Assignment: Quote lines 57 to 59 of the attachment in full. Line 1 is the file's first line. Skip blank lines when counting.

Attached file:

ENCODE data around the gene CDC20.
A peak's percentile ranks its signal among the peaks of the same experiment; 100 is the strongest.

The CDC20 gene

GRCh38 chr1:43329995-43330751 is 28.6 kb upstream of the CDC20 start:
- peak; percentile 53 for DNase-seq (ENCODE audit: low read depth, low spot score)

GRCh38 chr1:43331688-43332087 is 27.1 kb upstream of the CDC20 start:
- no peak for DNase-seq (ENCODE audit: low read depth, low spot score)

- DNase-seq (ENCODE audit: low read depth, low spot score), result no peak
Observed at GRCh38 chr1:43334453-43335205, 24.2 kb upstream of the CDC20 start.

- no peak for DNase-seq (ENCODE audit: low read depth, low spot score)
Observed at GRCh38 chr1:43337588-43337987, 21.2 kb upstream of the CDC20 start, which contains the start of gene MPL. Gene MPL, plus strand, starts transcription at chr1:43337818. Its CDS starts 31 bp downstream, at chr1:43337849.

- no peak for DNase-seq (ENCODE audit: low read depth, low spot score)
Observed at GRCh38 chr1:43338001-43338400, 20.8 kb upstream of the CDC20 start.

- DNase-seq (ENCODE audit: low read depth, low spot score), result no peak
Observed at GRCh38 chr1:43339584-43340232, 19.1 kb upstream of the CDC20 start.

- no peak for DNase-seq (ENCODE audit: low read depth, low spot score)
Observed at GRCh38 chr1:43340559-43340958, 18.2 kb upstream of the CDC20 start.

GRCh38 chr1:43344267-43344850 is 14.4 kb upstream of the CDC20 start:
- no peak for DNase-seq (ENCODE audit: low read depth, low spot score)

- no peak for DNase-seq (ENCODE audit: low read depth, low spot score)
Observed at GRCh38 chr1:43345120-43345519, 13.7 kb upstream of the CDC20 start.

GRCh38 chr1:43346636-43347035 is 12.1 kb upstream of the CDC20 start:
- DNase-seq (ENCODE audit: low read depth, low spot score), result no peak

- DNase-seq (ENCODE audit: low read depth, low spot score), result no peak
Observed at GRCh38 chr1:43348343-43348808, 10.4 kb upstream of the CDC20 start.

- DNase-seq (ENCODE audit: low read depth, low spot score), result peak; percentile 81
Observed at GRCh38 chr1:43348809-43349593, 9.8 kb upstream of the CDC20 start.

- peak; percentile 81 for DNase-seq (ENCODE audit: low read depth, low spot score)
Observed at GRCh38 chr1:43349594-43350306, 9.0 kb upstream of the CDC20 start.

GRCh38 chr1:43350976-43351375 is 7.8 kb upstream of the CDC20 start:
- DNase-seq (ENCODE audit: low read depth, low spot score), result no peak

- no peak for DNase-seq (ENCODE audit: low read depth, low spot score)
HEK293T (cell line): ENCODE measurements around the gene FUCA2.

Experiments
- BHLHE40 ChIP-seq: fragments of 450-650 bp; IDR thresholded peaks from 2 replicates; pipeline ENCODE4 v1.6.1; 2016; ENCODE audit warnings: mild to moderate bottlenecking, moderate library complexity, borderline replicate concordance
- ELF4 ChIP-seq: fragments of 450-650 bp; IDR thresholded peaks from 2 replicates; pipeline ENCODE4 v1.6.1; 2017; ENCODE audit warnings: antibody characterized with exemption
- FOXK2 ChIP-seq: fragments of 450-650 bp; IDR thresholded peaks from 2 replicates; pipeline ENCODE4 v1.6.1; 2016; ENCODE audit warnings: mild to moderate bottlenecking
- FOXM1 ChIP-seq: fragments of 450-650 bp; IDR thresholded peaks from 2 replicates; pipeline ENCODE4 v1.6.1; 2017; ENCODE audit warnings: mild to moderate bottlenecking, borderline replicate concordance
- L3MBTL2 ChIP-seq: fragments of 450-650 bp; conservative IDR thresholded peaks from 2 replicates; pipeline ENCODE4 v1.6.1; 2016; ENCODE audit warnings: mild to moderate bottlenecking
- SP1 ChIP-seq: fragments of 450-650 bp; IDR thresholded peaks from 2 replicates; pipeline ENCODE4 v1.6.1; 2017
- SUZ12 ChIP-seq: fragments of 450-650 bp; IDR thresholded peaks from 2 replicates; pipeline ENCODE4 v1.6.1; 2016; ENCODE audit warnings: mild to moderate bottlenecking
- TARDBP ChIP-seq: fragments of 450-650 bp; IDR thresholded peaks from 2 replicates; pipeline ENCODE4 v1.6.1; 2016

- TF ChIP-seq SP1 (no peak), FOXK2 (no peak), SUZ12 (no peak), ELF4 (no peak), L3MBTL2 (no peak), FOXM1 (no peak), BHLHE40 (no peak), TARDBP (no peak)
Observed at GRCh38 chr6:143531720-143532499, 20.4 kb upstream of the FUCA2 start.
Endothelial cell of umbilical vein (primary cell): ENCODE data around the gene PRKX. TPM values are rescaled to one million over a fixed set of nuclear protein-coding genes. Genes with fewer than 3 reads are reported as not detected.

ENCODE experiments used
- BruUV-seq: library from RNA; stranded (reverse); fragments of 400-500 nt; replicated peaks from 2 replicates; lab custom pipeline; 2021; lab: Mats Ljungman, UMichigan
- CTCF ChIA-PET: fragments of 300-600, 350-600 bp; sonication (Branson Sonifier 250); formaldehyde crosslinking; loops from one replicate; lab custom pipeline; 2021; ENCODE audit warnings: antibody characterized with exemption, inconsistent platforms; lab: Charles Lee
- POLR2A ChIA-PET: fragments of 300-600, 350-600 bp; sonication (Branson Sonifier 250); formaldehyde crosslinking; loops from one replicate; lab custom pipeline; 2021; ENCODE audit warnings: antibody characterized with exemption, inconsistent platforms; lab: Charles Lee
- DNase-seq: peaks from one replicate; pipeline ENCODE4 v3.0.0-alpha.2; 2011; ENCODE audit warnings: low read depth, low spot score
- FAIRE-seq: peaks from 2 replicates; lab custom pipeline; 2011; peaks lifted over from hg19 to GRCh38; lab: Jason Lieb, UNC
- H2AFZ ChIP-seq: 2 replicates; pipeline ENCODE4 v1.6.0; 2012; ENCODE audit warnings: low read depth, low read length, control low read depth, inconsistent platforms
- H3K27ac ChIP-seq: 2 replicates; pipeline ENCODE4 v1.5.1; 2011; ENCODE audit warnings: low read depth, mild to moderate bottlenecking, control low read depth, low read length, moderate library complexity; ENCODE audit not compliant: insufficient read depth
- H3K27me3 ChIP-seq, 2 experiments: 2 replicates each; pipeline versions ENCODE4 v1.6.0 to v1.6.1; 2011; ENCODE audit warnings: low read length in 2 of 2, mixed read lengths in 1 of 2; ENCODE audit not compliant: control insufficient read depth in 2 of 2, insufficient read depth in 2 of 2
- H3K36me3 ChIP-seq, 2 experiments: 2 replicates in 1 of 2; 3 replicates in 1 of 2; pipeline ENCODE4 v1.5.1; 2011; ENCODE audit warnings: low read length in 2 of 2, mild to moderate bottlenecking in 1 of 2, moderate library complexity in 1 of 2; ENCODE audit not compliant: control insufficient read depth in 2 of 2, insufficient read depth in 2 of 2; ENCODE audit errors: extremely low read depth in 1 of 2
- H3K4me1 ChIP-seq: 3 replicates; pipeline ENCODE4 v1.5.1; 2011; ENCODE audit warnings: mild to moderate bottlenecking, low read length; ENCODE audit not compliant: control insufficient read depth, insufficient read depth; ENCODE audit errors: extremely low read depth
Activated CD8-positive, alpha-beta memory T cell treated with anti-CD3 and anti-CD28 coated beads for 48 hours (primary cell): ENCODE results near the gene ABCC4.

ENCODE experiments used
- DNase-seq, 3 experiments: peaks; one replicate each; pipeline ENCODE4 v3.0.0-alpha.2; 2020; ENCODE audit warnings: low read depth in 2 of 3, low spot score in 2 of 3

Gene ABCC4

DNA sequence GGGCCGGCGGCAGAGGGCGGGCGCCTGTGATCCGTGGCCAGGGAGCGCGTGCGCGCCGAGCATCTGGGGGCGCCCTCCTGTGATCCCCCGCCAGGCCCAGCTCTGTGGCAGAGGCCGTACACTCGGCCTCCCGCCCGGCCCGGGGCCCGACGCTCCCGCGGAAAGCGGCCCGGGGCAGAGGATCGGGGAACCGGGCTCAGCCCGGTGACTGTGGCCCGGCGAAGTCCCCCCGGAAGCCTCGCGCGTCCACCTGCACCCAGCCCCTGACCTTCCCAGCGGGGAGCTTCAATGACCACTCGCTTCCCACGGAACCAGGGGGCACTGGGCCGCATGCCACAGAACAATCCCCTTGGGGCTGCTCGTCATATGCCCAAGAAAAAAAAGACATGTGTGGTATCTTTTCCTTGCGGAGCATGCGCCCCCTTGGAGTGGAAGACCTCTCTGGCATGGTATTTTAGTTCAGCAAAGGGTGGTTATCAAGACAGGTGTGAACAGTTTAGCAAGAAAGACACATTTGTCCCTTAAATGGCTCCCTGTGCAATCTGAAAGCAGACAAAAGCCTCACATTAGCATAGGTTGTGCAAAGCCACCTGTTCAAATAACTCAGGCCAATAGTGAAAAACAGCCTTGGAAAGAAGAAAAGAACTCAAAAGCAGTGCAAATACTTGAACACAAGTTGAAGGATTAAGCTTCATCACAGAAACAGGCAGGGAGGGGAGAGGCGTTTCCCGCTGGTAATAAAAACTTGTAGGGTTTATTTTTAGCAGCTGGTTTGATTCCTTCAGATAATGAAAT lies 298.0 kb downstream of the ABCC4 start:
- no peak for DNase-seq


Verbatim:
Activated CD8-positive, alpha-beta memory T cell treated with anti-CD3 and anti-CD28 coated beads for 48 hours (primary cell): ENCODE results near the gene ABCC4.

ENCODE experiments used
- DNase-seq, 3 experiments: peaks; one replicate each; pipeline ENCODE4 v3.0.0-alpha.2; 2020; ENCODE audit warnings: low read depth in 2 of 3, low spot score in 2 of 3